Urinary Neurotransmitter Testing: Problems And Alternatives

  1. Urinary Neurotransmitter Testing: Problems And Alternatives

  2. Quote Originally Posted by engival View Post
    Nice study, I am still reading it.

    I found there this sentence:
    Our staff tried but soon discontinued the use of urine NT testing because deficiency symptoms
    and test results too often did not correlate clinically.

    Note, Genova Diagnostics does not tests neurotransmitters directly. It is not reliable test (they said that).

    They do test their metabolites.
    Page #1 and #4 of my test:
    JanSz-Metabolic Analysis and Cellular Energy

    Note, that it is just four line test, four lines out of 120 lines that are checked in NutriEval test.
    Plus, the test is accesible world wide.
    ============================== ===========================
    Page #1 & #2 of my test
    lines 18 thru 23, actually 19-23
    they are within the range but barely.

    That is reason for my rather low energy.
    When my pending test comes back with similar results I will assume that I am defficient there and will take appropriate supplements.
    At the moment that translates to:

    5-HTP (L-5-Hydroxytryptophan) 100 mg, 120 capsules Item Catalog Number: 23062
    Homocysteine Resist 100 capsules Item Catalog Number: 800
    Gluconeogenic amino acids (e.g., L-alanine, glycine, L-serine); vitamin B6, Mg;
    Ca pyruvate
    L-alanine, glycine, L-serine;
    B12 injections
    I will also do

    GDX Elemental Analysis, Packed Erythrocytes

    because I have noted that number of elements that are on rather top range in my blood test are shown to be deficient in Genova testing.
    Genova warns that many people have wery high requirement for FUNCTIONAL element levels.

  3. Quote Originally Posted by engival View Post
    Ok, in that study I found a word: phosphorylated

    (Well; my cortisol is rather ok.)

    It slows cancer, cannot be bad.

    What's Hot Archive - August 2007
    August 15, 2007

    Metformin slows growth of tumors lacking p53

    The July, 2007 issue of Cancer Research published the results of research conducted at the University of Pennsylvania School of Medicine which determined that metformin, a drug commonly used for diabetes, destroys tumor cells lacking a regulatory gene known as p53, which acts as a tumor suppressor. The gene is estimated to be lost in over half of all human cancers.

    Studies have found that diabetics who use metformin have a lower risk of cancer and mortality within a given period than those who don't use the drug. In research funded by the National Cancer Institute, University of Pennsylvania Professor of Cancer Biology and Medicine Craig B. Thompson MD and colleagues injected human colon cancer cells with normal p53 into one side of mice and the same cells lacking p53 into the other side. After four days, the mice received daily injections of metformin or saline. The dose of metformin administered in the study was equivalent to that used by human diabetics.

    At the end of the four week treatment period there was no difference among the animals in the size of tumors with normal p53, however, tumors lacking p53 in mice that received metformin were half the size of those in the saline-injected animals. The team discovered that the drug instructs cells to switch metabolic pathways from oxidative phosphorylation, the most energy efficient pathway, to a stress related one used when the cells are deficient in oxygen, glucose or other nutrients. Normally when p53 is absent, the cells are not able to perform the switch. “Without p53, if we force cells to live on alternative substrates, they can’t do it,” explained Dr Thompson .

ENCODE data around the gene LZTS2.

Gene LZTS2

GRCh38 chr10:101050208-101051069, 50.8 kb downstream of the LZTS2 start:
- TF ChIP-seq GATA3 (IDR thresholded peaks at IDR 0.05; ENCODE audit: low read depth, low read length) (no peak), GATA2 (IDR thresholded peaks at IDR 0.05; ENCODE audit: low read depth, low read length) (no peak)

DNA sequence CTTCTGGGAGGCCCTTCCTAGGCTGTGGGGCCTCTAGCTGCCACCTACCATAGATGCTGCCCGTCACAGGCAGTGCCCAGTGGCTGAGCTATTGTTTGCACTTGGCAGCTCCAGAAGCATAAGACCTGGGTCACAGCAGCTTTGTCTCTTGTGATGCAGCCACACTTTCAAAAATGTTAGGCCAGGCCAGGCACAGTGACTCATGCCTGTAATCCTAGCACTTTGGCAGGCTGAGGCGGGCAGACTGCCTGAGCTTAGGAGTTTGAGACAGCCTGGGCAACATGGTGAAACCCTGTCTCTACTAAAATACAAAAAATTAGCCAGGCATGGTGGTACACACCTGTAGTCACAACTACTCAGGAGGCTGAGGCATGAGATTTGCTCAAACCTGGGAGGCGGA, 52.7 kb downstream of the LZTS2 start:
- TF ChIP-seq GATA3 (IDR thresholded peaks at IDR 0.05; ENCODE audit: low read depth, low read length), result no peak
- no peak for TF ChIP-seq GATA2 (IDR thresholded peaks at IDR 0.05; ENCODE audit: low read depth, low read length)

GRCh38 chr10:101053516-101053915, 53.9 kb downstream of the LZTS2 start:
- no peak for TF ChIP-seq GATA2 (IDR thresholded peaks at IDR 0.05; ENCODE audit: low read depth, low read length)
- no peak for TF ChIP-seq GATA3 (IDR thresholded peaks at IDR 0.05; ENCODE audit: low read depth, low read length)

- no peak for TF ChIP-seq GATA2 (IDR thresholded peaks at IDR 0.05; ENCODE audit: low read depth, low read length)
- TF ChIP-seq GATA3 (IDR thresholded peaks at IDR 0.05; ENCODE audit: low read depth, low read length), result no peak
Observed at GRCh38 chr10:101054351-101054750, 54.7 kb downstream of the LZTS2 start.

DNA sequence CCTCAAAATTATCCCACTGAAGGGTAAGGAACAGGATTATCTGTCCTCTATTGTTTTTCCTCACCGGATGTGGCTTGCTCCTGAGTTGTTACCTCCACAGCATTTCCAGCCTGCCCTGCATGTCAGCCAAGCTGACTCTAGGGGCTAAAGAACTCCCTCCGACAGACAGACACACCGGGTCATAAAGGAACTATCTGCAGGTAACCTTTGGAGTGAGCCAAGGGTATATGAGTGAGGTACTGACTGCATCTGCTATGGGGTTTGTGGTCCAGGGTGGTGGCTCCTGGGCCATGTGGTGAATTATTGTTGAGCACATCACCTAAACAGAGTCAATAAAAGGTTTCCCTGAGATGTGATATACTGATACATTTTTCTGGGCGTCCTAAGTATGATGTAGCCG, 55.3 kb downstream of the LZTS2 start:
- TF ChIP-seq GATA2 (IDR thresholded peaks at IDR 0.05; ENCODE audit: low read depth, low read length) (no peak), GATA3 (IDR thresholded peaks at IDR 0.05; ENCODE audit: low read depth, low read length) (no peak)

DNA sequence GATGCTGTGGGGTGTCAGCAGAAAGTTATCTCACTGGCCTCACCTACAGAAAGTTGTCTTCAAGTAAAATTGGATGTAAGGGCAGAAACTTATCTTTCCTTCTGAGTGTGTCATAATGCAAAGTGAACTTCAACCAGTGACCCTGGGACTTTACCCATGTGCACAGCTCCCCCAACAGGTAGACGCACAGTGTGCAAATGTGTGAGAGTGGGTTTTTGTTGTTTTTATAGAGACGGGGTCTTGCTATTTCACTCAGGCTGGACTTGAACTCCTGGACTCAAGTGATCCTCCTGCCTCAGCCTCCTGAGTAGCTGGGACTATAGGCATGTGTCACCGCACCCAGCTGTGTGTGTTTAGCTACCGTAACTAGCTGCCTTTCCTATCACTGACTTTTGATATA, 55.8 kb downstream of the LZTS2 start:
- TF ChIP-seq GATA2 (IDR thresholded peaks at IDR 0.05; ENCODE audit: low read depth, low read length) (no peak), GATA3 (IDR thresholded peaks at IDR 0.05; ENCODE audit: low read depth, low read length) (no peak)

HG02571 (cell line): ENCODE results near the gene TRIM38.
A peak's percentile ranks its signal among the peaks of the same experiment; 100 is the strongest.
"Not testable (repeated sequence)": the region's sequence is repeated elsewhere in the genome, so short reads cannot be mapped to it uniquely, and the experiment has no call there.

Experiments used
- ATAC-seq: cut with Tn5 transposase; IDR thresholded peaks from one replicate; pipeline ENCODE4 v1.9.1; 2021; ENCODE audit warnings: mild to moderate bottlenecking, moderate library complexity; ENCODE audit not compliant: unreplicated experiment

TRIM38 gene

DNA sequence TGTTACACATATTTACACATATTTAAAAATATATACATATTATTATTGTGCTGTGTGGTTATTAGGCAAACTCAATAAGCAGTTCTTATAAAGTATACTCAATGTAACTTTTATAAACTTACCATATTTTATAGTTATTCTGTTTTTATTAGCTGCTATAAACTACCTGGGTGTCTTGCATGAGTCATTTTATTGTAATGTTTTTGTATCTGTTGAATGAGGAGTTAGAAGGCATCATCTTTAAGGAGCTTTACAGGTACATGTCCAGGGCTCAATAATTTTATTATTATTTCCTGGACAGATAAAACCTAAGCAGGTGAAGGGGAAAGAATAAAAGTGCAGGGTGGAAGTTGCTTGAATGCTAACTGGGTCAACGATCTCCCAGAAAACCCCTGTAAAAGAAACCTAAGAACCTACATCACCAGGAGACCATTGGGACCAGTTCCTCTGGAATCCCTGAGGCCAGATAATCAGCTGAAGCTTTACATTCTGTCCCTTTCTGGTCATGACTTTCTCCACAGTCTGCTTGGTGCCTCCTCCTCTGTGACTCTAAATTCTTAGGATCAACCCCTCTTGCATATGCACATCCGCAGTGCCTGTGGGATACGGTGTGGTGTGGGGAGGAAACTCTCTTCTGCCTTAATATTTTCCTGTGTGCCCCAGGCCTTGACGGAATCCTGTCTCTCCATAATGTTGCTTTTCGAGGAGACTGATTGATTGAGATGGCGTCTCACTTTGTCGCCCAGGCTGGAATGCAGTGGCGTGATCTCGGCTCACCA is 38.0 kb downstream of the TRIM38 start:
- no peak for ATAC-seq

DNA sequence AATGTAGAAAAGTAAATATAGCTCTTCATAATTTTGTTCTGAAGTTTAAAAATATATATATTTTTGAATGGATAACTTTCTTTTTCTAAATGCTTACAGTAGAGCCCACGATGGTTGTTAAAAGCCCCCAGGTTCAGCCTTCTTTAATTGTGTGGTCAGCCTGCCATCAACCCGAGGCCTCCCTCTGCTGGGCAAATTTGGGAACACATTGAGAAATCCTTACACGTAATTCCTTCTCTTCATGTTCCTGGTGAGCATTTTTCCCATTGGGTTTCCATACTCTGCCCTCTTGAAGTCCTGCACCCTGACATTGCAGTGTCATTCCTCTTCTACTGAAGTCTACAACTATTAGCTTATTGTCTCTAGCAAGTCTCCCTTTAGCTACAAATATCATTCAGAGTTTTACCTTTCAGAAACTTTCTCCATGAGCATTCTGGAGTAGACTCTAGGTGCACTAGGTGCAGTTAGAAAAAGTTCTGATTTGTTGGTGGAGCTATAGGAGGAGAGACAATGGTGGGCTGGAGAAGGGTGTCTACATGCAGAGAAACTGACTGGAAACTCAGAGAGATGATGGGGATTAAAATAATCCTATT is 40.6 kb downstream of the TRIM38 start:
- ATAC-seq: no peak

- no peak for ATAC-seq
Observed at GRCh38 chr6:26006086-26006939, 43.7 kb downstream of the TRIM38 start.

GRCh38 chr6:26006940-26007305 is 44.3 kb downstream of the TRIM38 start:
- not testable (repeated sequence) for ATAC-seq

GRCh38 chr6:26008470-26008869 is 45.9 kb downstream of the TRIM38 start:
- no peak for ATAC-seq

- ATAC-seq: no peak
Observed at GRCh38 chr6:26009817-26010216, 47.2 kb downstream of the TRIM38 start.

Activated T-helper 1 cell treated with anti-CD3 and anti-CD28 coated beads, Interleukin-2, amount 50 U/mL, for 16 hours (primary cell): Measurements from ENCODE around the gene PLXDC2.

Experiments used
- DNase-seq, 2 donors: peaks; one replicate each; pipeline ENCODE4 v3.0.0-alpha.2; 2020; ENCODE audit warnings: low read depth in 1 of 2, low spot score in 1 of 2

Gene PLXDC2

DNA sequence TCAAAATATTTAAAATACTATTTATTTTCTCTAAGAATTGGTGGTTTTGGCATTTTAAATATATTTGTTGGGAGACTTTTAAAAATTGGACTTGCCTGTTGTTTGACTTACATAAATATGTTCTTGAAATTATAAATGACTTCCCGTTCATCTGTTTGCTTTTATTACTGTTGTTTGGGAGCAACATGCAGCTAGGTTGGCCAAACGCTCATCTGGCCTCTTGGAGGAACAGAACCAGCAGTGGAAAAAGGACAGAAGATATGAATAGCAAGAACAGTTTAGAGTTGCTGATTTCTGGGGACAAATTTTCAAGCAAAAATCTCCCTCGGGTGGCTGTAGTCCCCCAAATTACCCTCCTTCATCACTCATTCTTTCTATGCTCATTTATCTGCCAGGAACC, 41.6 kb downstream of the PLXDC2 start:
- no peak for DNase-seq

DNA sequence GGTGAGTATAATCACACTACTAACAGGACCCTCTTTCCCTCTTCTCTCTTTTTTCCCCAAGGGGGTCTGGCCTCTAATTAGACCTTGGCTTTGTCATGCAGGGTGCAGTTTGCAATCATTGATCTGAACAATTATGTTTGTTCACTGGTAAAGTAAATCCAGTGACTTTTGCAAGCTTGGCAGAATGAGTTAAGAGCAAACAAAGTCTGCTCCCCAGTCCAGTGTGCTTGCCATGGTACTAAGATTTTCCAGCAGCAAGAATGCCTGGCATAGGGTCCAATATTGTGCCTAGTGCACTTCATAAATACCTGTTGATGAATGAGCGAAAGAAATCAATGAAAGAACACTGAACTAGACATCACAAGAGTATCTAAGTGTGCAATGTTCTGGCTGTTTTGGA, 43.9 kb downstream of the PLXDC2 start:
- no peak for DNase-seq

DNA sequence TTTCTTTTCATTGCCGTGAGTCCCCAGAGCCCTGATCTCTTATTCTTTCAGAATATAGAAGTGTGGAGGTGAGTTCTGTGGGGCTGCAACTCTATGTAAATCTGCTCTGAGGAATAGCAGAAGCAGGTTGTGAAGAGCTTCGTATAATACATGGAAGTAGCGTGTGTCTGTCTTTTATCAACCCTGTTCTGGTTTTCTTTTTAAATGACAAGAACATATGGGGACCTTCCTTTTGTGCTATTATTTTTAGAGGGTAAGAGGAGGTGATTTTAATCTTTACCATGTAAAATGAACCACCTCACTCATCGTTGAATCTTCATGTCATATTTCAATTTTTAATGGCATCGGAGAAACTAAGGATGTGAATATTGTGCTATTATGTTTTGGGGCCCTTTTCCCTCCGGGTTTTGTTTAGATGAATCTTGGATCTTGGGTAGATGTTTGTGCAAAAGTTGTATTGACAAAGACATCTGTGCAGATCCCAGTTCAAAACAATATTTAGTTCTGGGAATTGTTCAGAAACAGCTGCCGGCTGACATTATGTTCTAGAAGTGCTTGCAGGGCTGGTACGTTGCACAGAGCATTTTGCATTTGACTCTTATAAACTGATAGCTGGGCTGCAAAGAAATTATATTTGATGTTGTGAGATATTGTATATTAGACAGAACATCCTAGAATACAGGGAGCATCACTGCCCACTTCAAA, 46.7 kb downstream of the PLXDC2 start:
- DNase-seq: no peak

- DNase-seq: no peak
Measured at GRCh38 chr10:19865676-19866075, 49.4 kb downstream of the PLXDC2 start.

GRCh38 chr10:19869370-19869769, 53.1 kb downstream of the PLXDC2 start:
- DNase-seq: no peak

He announced, “This is the first time you can show that tumor growth is impaired by a diabetes drug. It is specific for tumors that lack p53, which is the most common mutation in human cancer.”
    —D D

  4. DL-Phenylalanine or D-Phenylalanine

    my test tells me to take

    L-Phenylalanine 500-200mg/d

    but LEF have only

    Dl Phenylalanine, 500 Mg 100 Capsules

    that is what I take.

    Anybody wish to comment??

    Important quote from the paper in first post:

    I recommend that clinicians begin their exploration of amino acid therapy using inexpensive,
    easily ordered single amino acids so that they can learn how each one impacts patients at varying
    doses, before considering combination formulations.

    We arrange to have blood platelet testing done at Vitamin
    Diagnostics when the symptom picture is unclear.

    that is similar to what Genova is doing with their:
    GDX Elemental Analysis, Packed Erythrocytes
    GDX Elemental Analysis, Packed Erythrocytes
    ============================== ============================== ============================== ================

    My summary:
    very nice paper, very educational.

    problem for consumer (when comparing to Genova):
    it adresses neurotransmitters only and in rather (inefficient, inaccurate) direct way.
    That is looking at about 5% of available, testable analytes.
    That is 95% of available picture is deliberately ignored.

    another problem is total reliance on physician's good guess, no room for self double checking.

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